Globalisation implies that America's mortgage problem has worldwide repercussions. The first run on a bank occurred against the British mortgage lender Northern Rock. America managed to pass off bad mortgages worth hundreds of billions of dollars to investors (including banks) around the world. They buried the bad mortgages in complicated instruments, buried them so deep that no one knew exactly how badly they were impaired, and no one could calculate how to reprice them quickly. In the face of such uncertainty, markets froze.
Those in financial markets who believe in free markets have temporarily abandoned their faith. For the greater good of all (of course, it is never for their own selfish interests), they argued a bailout was necessary. While the US Treasury and the IMF warned East Asian countries facing financial crises 10 years ago against the risks of bail-outs and told them not to raise their interest rates, the US ignored its own lectures about moral hazard effects, bought up billions in mortgages, and lowered interest rates.
But lower short-term interest rates have led to higher medium-term interest rates, which are more relevant for the mortgage market, perhaps because of increasing worries about inflationary pressures. It may make sense for central banks (or Fannie Mae, America's major government-sponsored mortgage company) to buy mortgage-backed securities in order to help provide market liquidity. But those from whom they buy them should provide a guarantee, so the public does not have to pay the price for their bad investment decisions. Equity owners in banks should not get a free ride.
Securitisation, with all of its advantages in sharing risk, has three problems that were not adequately anticipated. While it meant that American banks were not hit as hard as they would otherwise, America's bad lending practices have had global effects.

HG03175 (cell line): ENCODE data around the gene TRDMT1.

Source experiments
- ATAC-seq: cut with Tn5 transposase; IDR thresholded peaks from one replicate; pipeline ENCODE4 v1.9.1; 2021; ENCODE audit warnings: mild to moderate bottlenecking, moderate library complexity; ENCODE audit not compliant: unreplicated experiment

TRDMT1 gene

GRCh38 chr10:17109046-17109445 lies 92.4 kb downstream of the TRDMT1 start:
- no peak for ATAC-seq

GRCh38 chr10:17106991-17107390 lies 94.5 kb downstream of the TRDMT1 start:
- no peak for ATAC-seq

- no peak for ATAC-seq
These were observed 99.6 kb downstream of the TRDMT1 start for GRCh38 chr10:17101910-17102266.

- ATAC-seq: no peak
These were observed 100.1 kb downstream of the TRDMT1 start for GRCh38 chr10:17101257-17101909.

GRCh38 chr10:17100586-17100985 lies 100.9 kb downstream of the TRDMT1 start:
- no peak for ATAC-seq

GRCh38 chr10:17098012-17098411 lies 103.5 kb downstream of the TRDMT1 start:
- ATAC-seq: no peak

Moreover, securitisation contributed to bad lending: in the old days, banks that originated bad loans bore the consequences; in the new world of securitisation, the originators could pass the loans onto others. (As economists would say, problems of asymmetric information have increased.)
In the old days, when borrowers found it impossible to make their payments, mortgages would be restructured; foreclosures were bad for both the borrower and the lender. Securitisation made debt restructuring difficult, if not impossible.
It is the victims of predatory lenders who need government help. With mortgages amounting to 95% or more of the value of the house, debt restructuring will not be easy. What is required is to give individuals with excessive indebtedness an expedited way to a fresh start - for example, a special bankruptcy provision allowing them to recover, say, 75% of the equity they originally put into the house, with the lenders bearing the cost.
There are many lessons for America, and the rest of the world; but among them is the need for greater financial sector regulation, especially better protection against predatory lending, and more transparency.